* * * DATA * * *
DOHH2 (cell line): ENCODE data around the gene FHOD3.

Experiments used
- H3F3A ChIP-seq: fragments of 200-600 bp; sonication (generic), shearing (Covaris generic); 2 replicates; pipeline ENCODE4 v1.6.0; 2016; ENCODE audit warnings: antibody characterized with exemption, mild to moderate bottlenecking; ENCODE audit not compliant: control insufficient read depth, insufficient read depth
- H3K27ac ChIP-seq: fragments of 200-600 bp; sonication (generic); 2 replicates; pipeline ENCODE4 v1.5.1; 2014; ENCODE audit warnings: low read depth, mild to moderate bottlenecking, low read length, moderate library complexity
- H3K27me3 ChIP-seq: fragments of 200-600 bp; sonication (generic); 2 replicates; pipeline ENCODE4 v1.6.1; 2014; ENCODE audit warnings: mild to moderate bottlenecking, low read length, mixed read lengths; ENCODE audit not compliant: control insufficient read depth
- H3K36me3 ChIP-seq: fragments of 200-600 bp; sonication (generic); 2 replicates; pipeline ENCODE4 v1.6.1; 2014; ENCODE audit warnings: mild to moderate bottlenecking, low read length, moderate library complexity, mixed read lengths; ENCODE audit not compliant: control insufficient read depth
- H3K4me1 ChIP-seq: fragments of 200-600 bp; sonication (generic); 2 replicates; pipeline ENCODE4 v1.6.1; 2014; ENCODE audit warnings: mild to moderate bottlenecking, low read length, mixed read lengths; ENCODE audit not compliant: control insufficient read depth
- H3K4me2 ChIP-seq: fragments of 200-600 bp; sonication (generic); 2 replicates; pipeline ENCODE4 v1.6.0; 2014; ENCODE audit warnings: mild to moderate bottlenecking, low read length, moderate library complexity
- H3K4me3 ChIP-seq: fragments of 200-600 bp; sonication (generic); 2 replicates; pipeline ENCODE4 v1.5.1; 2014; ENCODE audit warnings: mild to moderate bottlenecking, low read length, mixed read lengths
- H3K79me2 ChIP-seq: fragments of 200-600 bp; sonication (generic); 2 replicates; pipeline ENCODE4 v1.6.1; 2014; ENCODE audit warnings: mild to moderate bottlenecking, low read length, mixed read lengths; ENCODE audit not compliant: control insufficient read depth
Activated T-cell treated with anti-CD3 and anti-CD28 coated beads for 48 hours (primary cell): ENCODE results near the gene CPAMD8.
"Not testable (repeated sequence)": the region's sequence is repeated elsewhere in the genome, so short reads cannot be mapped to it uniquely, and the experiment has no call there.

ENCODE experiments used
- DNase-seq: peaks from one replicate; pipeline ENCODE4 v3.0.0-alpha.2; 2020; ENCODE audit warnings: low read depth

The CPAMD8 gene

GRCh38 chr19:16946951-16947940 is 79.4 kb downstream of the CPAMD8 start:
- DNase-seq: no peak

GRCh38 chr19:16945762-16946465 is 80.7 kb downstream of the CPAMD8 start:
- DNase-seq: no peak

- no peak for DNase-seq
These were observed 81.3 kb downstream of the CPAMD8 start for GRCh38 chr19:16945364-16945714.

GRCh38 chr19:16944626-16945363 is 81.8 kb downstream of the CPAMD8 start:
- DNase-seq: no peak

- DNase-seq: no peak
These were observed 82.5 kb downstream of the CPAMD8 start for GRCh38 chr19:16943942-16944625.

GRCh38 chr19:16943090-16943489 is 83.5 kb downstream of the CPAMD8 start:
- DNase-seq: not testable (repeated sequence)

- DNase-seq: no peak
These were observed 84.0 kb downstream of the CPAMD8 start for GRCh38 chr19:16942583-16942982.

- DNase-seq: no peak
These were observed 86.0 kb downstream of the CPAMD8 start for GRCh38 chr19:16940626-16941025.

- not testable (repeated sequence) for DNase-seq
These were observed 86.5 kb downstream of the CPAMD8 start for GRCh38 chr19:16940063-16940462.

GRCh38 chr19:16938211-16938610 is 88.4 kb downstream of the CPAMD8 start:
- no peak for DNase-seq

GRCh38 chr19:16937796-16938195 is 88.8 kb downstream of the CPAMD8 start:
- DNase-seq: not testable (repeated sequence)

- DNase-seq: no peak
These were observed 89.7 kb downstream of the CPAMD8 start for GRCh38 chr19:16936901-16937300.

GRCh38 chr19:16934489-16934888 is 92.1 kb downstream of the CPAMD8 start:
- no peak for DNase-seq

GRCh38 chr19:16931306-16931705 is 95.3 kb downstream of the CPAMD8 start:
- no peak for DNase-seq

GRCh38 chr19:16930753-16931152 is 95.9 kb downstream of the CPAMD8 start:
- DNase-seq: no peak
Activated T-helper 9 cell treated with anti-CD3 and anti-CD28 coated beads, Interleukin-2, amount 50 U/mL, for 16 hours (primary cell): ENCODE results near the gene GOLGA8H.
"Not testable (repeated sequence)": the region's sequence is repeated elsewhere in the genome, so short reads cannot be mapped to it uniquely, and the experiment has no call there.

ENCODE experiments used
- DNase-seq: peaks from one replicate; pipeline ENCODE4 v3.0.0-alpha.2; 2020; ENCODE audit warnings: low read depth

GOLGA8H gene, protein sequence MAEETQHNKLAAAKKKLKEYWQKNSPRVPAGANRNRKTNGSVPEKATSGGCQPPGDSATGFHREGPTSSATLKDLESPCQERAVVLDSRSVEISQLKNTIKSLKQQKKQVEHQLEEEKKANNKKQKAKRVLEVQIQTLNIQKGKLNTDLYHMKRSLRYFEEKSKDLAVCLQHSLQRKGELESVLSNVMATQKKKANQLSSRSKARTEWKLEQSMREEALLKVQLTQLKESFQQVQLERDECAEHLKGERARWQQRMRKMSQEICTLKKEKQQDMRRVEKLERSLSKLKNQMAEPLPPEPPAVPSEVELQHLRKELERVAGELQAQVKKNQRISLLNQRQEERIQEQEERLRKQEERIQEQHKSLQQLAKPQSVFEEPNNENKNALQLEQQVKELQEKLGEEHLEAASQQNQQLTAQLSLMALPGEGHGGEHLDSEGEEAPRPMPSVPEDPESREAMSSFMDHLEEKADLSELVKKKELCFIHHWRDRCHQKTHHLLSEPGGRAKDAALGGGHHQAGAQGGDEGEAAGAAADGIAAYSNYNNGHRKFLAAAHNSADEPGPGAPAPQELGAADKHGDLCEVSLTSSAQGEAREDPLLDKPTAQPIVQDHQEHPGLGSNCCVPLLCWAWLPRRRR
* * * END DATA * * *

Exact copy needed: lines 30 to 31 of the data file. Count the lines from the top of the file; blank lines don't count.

- DNase-seq: no peak
These were observed 86.0 kb downstream of the CPAMD8 start for GRCh38 chr19:16940626-16941025.